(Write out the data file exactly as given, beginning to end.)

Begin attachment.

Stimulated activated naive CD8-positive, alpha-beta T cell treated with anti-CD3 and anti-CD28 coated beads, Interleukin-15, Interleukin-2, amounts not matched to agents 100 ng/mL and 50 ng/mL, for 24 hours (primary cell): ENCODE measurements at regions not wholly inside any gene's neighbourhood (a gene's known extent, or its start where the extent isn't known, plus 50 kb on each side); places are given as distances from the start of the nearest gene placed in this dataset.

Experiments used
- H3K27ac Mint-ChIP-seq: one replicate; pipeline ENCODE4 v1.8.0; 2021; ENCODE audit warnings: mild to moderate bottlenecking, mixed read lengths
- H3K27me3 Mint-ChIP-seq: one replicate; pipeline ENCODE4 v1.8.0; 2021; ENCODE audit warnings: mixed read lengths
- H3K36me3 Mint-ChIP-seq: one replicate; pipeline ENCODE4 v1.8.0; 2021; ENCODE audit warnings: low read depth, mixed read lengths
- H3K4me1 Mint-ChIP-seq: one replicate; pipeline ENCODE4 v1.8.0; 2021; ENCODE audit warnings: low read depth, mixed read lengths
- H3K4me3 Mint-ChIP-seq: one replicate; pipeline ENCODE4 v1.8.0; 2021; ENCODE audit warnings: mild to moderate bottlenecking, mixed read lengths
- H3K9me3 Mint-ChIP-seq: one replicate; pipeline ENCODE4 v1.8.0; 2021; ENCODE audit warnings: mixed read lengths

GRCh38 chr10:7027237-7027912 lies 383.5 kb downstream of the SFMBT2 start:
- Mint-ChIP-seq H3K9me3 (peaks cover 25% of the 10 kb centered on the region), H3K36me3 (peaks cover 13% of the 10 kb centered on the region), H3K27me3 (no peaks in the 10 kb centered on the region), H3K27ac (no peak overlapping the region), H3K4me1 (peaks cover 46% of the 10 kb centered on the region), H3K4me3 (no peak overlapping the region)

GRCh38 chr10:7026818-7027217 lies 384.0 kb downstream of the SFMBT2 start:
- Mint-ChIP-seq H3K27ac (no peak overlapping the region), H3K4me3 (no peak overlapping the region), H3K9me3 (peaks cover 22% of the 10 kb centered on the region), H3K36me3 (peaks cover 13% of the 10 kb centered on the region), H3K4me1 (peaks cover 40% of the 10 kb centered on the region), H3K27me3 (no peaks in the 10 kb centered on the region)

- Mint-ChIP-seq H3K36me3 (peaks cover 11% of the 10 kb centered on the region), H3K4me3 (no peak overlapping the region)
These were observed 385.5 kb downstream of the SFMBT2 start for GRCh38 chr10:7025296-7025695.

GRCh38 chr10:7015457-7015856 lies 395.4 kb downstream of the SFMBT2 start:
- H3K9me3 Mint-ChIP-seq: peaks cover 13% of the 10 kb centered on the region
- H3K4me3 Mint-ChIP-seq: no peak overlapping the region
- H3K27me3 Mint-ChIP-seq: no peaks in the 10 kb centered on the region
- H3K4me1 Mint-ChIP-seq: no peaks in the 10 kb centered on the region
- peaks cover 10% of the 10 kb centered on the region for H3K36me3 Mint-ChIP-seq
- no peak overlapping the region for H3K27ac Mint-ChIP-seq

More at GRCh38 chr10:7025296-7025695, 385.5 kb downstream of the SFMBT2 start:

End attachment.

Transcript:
Stimulated activated naive CD8-positive, alpha-beta T cell treated with anti-CD3 and anti-CD28 coated beads, Interleukin-15, Interleukin-2, amounts not matched to agents 100 ng/mL and 50 ng/mL, for 24 hours (primary cell): ENCODE measurements at regions not wholly inside any gene's neighbourhood (a gene's known extent, or its start where the extent isn't known, plus 50 kb on each side); places are given as distances from the start of the nearest gene placed in this dataset.

Experiments used
- H3K27ac Mint-ChIP-seq: one replicate; pipeline ENCODE4 v1.8.0; 2021; ENCODE audit warnings: mild to moderate bottlenecking, mixed read lengths
- H3K27me3 Mint-ChIP-seq: one replicate; pipeline ENCODE4 v1.8.0; 2021; ENCODE audit warnings: mixed read lengths
- H3K36me3 Mint-ChIP-seq: one replicate; pipeline ENCODE4 v1.8.0; 2021; ENCODE audit warnings: low read depth, mixed read lengths
- H3K4me1 Mint-ChIP-seq: one replicate; pipeline ENCODE4 v1.8.0; 2021; ENCODE audit warnings: low read depth, mixed read lengths
- H3K4me3 Mint-ChIP-seq: one replicate; pipeline ENCODE4 v1.8.0; 2021; ENCODE audit warnings: mild to moderate bottlenecking, mixed read lengths
- H3K9me3 Mint-ChIP-seq: one replicate; pipeline ENCODE4 v1.8.0; 2021; ENCODE audit warnings: mixed read lengths

GRCh38 chr10:7027237-7027912 lies 383.5 kb downstream of the SFMBT2 start:
- Mint-ChIP-seq H3K9me3 (peaks cover 25% of the 10 kb centered on the region), H3K36me3 (peaks cover 13% of the 10 kb centered on the region), H3K27me3 (no peaks in the 10 kb centered on the region), H3K27ac (no peak overlapping the region), H3K4me1 (peaks cover 46% of the 10 kb centered on the region), H3K4me3 (no peak overlapping the region)

GRCh38 chr10:7026818-7027217 lies 384.0 kb downstream of the SFMBT2 start:
- Mint-ChIP-seq H3K27ac (no peak overlapping the region), H3K4me3 (no peak overlapping the region), H3K9me3 (peaks cover 22% of the 10 kb centered on the region), H3K36me3 (peaks cover 13% of the 10 kb centered on the region), H3K4me1 (peaks cover 40% of the 10 kb centered on the region), H3K27me3 (no peaks in the 10 kb centered on the region)

- Mint-ChIP-seq H3K36me3 (peaks cover 11% of the 10 kb centered on the region), H3K4me3 (no peak overlapping the region)
These were observed 385.5 kb downstream of the SFMBT2 start for GRCh38 chr10:7025296-7025695.

GRCh38 chr10:7015457-7015856 lies 395.4 kb downstream of the SFMBT2 start:
- H3K9me3 Mint-ChIP-seq: peaks cover 13% of the 10 kb centered on the region
- H3K4me3 Mint-ChIP-seq: no peak overlapping the region
- H3K27me3 Mint-ChIP-seq: no peaks in the 10 kb centered on the region
- H3K4me1 Mint-ChIP-seq: no peaks in the 10 kb centered on the region
- peaks cover 10% of the 10 kb centered on the region for H3K36me3 Mint-ChIP-seq
- no peak overlapping the region for H3K27ac Mint-ChIP-seq

More at GRCh38 chr10:7025296-7025695, 385.5 kb downstream of the SFMBT2 start: